China, the country most severely hit by the virus, reported a record-low reading of 35.7% in its Manufacturing Purchasing Managers’ Index for February (down 14.3% from 50% in January). A contraction of that proportion will no doubt hurt countries across the Asia Pacific region who rely on China’s manufacturing activity to support their economies.
Global banks have unanimously dropped their 2020 growth figures with Rabobank stating last week that “a global recession is now all but certain”. Another bearish forecast was published by Nomura who revised their China Q1 GDP forecasts down to 0% year-on-year and said that the rest of the world could face similar downgrades if they did not have the “wherewithal to increase their health security controls.”
Mitigating the impact of COVID-19
It seems clear that the focus of enterprises in mitigating the consequences of COVID-19 should be in reducing the human health risks associated with the virus. Its highly contagious nature means that face-to-face meetings and frequent global travel dramatically increase the risk of an outbreak occurring within an enterprise. The pandemic has brought about an unexpected and urgent requirement to reform enterprise operating models to protect employee health.
However, the behaviours made necessary by the virus are only exaggerating an increased trend for remote working which has been seen across global enterprises in recent years. Since the inception of cloud technologies and increased availability of Virtual Private Network infrastructure over 5 years ago, we have seen a gradual reduction in the requirement for workers to be on-site. The modern, mobile workforce is increasingly finding it both more cost-effective and more productive to work from home or from satellite office locations. There is now a business imperative for flexible and remote working, and to have the systems in place that support a disparate workforce operating across multiple devices, channels and time zones.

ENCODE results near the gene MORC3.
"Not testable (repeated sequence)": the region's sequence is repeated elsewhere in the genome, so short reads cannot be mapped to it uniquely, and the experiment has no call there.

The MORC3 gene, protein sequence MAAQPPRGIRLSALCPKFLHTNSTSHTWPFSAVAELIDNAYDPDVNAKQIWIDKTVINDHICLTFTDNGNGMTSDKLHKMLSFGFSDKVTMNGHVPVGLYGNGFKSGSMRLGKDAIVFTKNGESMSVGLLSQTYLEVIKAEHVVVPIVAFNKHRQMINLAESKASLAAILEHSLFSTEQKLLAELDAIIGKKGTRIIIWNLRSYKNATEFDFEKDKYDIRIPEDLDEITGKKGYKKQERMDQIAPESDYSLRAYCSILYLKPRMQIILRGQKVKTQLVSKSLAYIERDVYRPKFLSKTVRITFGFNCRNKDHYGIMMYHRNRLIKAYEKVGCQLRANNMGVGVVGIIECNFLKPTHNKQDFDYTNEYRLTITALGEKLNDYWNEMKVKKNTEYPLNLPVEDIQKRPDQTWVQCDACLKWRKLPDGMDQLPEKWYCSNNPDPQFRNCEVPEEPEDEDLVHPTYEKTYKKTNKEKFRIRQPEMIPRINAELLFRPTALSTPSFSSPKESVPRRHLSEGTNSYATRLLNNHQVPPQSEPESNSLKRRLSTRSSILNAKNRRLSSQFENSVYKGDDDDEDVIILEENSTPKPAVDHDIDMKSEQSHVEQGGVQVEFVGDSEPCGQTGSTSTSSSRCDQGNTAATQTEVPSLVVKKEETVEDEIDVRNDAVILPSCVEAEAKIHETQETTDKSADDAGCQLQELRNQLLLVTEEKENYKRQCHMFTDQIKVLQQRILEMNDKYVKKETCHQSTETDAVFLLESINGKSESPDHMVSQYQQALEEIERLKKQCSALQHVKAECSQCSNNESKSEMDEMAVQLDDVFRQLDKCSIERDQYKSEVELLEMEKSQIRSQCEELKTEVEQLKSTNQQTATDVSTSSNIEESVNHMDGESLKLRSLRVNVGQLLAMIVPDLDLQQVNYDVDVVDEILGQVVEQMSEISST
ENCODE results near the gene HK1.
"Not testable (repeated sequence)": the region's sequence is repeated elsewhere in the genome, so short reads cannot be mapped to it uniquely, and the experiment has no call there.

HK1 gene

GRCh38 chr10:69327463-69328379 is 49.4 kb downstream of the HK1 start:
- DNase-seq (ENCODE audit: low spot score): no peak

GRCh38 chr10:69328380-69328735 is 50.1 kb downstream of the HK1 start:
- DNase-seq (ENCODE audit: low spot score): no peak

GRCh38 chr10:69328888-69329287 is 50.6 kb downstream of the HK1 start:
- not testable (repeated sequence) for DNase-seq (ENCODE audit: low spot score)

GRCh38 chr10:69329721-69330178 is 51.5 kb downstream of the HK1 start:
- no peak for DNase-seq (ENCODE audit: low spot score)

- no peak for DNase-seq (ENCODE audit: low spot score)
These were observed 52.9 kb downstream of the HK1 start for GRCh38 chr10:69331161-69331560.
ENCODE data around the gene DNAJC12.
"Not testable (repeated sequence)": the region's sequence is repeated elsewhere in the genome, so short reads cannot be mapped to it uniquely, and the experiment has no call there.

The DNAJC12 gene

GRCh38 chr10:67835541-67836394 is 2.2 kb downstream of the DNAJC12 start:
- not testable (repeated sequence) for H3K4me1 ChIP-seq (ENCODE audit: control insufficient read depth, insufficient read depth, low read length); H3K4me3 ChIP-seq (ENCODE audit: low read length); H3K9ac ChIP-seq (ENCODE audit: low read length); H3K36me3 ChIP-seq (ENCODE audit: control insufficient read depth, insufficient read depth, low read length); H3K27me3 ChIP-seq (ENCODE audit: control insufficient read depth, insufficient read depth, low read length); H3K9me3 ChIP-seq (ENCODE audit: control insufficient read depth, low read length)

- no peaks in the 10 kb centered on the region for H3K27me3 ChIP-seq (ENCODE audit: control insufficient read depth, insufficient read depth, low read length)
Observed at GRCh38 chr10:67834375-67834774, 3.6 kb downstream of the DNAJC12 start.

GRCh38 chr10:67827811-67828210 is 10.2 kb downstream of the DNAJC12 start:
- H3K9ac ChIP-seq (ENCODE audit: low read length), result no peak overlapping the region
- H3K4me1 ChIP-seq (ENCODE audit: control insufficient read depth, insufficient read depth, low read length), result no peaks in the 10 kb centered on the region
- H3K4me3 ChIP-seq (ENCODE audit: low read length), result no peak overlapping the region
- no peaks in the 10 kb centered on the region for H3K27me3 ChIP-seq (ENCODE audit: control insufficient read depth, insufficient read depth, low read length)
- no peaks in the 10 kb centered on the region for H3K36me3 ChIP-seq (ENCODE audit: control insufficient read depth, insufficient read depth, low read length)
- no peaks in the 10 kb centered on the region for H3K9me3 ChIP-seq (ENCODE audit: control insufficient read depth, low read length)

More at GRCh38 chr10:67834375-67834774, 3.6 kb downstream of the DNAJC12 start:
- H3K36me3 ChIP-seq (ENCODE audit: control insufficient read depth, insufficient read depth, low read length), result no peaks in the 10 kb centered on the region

Addressing the challenges of remote working
This increasingly complex, digital era has accelerated the requirement for enterprises to ensure that they have the foundations in place to capture activity data in a structured and automated way. From our experience working with some of the world’s largest financial institutions, we have found that leveraging artificial intelligence and deep learning methodologies can, not only, entirely remove the disruptive and error-prone practice of manually logging client interactions, but also, enable a 360-degree view into what is going on in your enterprise, in real-time. FeedStock uses next-generation data-capture technology to structure the unstructured data generated by an enterprise’s activities and provide a complete, impartial and accurate dataset upon which to base enterprise decisions. Our systems help mitigate the unexpected risks that arise in circumstances such as these and allow corporations to focus on the important matters at hand: the safety of their employees and the well-being and survival of their enterprise.